Author Archives: charles bouchard

Father Knows Best?

Parenting isn’t easy.  It is one of the toughest jobs  I know.  But as parents, we must always remember that we ARE the parent.  Children naturally look to us to provide them with guidelines, set the rules, correct and discipline behavior, etc.  Too many times in today’s society I encounter parents who are reluctant to take their role as the parent.  Instead of asserting themselves in that position and telling the child what to do, I catch parents asking their child for “permission” to do something that we all know is good for them.   For example, a parent brings a child to church with the intent of attending Sunday School.  The parent approaches the child’s Sunday School room.  The child shows disapproval and suddenly the great debate begins.  The conversation goes something like this:

Parent: “Here’s your class, Johnny.  Go on in.”

Child: “No!  I don’t want to go!”

Parent: “Oh, what’s wrong, Johnny?”

Child:  “I don’t want to go!  I don’t like my class.”

Parent:  “Oh, well maybe just for a little while?”

Child: “No!”

Parent: “Ok, well let’s go.  I don’t want you upset.  Maybe next week.”

And every week it’s the same story.  The feelings of the child override what the parent knows is best for the child.  As parents, it is our job to not only know what is best for the child, but to enforce our parental authority.  Too many parents today are walking around doing what the child wants them to do and not what is best for the child.  Instead of “Father knows best!” it is “The child knows best!”   If this cycle continues as the child develops, it will manifest itself all the way through to adolescence.

What do you think?  Do you agree or disagree?


Parenting: 101?

A recent post on Facebook reminded me that the parenting of today is not the same parenting that we practiced back in the day.   Let me explain:  A 5-year old child doesn’t get his or her own way and storms off from the parents in a rage, retreating to their bedroom, slamming the bedroom door and locking it.  The parents threaten the child with the promise that the next time that happens, the bedroom door will be removed.  Once again it happens and the parents are quickly applauded for making good on the promise and removing the bedroom door.   What happens next?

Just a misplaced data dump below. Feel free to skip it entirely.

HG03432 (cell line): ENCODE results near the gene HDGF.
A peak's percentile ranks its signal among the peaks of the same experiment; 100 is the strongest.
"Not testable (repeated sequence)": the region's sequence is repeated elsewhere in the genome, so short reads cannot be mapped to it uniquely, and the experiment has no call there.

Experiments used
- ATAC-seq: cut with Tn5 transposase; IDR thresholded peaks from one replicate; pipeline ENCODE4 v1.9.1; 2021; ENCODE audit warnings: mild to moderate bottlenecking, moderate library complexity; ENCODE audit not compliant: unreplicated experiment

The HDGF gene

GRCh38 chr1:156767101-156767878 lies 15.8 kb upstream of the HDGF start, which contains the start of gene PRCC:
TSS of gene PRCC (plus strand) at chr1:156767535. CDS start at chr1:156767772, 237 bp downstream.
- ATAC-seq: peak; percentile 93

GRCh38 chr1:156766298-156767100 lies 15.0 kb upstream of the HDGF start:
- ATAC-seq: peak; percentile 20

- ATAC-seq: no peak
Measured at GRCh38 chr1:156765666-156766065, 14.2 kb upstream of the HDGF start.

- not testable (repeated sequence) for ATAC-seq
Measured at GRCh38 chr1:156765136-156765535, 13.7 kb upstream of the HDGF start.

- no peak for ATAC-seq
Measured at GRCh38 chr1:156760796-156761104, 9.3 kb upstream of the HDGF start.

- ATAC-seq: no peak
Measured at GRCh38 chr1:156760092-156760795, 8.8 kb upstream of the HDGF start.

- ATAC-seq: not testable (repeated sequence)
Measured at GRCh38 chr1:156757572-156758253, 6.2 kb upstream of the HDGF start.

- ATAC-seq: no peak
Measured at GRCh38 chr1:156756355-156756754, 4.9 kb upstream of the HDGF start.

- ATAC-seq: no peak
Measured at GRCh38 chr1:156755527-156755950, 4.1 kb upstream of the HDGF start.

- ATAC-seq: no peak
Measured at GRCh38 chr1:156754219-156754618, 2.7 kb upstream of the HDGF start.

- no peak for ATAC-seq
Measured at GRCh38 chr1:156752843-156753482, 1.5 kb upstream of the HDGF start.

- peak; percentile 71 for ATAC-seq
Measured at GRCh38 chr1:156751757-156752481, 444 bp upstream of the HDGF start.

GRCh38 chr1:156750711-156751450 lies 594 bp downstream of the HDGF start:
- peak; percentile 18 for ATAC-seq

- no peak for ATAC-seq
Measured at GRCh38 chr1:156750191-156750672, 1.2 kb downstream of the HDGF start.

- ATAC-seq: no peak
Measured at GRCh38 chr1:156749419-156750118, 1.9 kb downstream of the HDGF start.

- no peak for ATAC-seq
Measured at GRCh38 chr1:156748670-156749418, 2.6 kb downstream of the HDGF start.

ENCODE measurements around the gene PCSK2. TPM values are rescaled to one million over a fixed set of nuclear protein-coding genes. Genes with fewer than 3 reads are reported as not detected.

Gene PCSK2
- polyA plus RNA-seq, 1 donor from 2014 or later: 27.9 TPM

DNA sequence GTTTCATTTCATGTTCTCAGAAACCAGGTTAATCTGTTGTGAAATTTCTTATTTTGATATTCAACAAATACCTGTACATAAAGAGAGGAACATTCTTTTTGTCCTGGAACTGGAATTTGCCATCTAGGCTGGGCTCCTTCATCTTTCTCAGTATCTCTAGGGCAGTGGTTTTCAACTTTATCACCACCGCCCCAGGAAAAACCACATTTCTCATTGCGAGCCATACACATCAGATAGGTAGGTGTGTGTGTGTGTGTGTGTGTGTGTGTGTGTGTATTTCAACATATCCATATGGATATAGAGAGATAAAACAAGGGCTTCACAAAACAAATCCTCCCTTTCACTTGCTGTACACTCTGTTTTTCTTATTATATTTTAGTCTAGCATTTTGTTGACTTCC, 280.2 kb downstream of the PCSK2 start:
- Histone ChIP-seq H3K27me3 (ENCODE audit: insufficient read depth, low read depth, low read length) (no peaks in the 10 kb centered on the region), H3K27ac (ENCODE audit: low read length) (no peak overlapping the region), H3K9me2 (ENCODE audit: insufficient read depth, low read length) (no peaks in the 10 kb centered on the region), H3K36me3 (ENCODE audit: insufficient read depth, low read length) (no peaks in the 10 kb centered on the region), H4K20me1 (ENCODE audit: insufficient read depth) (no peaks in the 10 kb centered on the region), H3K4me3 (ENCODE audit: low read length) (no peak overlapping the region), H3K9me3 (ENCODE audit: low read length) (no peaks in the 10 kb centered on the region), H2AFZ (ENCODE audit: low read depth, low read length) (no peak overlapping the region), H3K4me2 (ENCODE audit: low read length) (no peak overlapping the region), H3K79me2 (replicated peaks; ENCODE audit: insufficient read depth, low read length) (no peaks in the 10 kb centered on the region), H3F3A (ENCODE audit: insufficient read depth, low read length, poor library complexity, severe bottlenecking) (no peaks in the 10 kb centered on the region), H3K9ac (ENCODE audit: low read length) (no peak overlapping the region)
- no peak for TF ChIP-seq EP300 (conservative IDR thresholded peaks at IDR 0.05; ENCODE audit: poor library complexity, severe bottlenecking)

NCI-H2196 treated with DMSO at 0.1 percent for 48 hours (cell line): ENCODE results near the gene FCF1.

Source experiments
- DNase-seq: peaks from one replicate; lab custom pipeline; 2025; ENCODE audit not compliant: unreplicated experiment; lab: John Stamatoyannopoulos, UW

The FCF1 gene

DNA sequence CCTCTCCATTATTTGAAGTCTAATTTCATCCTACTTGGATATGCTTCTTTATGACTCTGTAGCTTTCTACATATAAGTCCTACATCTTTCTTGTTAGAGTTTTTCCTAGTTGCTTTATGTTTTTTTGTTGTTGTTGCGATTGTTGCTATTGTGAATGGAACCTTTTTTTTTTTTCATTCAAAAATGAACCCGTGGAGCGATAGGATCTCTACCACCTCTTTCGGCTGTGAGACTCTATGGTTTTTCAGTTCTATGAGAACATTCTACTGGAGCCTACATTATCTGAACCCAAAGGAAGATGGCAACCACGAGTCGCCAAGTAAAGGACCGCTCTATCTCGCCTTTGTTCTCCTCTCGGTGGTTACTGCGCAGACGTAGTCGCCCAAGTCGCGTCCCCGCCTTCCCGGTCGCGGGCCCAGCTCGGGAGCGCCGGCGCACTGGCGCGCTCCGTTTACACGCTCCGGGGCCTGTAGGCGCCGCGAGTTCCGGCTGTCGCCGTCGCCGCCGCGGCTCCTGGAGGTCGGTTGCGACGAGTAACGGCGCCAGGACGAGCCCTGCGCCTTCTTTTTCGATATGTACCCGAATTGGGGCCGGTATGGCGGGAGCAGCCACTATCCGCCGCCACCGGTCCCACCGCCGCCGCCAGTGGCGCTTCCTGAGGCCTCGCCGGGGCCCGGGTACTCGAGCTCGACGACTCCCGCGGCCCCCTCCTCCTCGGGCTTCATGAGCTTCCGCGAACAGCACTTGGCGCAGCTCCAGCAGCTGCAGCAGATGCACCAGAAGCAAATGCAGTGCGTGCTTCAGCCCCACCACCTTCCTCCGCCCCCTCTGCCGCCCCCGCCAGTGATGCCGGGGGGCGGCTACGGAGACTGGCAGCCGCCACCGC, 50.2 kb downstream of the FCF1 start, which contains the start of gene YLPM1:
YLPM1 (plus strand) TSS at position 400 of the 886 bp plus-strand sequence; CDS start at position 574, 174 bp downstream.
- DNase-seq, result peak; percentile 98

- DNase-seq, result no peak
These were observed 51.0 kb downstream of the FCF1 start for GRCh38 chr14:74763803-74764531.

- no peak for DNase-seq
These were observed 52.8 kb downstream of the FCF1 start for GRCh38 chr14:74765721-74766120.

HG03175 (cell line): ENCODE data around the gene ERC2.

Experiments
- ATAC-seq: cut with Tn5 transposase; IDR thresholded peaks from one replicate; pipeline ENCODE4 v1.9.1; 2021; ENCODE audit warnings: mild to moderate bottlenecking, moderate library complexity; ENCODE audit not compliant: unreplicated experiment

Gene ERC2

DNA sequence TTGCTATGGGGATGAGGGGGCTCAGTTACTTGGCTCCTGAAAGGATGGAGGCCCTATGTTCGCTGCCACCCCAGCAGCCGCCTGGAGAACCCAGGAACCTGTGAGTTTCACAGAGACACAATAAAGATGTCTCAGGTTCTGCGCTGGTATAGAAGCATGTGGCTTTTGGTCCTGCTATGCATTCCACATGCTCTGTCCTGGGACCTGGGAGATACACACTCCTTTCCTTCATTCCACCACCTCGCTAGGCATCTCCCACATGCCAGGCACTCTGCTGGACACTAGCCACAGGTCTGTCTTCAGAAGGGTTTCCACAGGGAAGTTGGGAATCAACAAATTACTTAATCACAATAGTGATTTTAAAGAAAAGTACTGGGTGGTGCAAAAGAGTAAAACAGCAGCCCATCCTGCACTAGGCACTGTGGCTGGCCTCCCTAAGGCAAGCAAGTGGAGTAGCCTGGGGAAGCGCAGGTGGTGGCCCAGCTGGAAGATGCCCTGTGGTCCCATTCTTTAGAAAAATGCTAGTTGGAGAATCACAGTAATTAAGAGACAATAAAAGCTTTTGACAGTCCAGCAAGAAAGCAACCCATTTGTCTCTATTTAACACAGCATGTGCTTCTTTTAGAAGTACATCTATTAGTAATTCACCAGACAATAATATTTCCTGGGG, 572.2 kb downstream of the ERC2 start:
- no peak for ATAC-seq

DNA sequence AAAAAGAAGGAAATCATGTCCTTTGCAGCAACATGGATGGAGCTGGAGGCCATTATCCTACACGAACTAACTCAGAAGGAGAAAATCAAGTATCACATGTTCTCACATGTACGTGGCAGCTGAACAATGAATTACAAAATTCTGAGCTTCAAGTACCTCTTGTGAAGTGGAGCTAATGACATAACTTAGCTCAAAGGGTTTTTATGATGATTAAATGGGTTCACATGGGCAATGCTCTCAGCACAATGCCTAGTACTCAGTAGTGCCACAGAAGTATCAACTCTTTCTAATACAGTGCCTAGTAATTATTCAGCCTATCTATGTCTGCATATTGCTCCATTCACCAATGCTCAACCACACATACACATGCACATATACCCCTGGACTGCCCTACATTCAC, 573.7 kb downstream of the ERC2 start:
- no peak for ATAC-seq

Now, correct me if I’m wrong, but back in the day, a child of that age wouldn’t have had the opportunity to turn his or her back on their parents and “storm off in a rage.”  That child would have been immediately snatched up by the shirttail and the correction process would have taken place right there before they took two steps back.  That child would never have made it to the bedroom, nor been given another opportunity to express their dissatisfaction with the parents decision.

Am I right?  Am I wrong?  Do we give the children of today a longer leash?  Were we too quick to correct back in the day?  Tell me what you think.

Walk a Mile in My Shoes!

Staying connected is one of the essential elements to maintaining a healthy relationship with your teen.  Staying connected means not only open communication, but also having sense enough to remember what it was like to face those adolescent years yourself.  It takes putting yourself in their shoes and remembering what it was like for you as an adolescent.

In today’s society, it is so easy to fall prey to the demands that are thrown at us as adults.  Sometimes, we fail to remember that our first priority is our children.  We need to get out of our own minds, our own thought processes and our own busy lives to actively pursue what our teens are facing every day.    If we don’t make a conscious effort to show them we care about what they are going through, we’ll find ourselves living in different worlds.

What are you doing today to stay connected with your teen?   Are you listening to what they are not saying?   Let me hear what you got.

Two’s Company, Three’s a Crowd!

Back in the day, any time one person wanted to be alone with somebody else, they would use the cliche, “Two’s company, three’s a crowd.”.  Today, you seldom hear it spoken, however, with the usage of cell phone texting, I’d like to bring it back.  I’d actually like to reword it to say, “Two’s company, texting not allowed!”

Nothing seems to frustrate me more than when I am engaged in conversation with my son or daughter and they are equally engaged in conversation with me . . . and several other friends at the same time.  I cherish the time spent with them and I find the texting to be an intrusion into our private moments.

They call it multitasking, but I’m curious, do any of you feel the same way?  Am  I old-fashion or just possessive?  What do you think?  Let me hear from you.

Growing Pains?

Over the years, Carol and I have seen a growing trend in the development of children as they move towards adolescence.  It seems that the level of maturity in a child today is much less than that of a child of the same age just a few years back.

I’d like to attribute it to two main things that I have witnessed in the realm of parenting.  In general, today’s parents seem to coddle or pamper their child much more and discipline a whole lot less.  What do you think?  I am interested in your feedback.  Is this the growing trend? Why do you think the level of maturity has decreased?  Give me your feedback.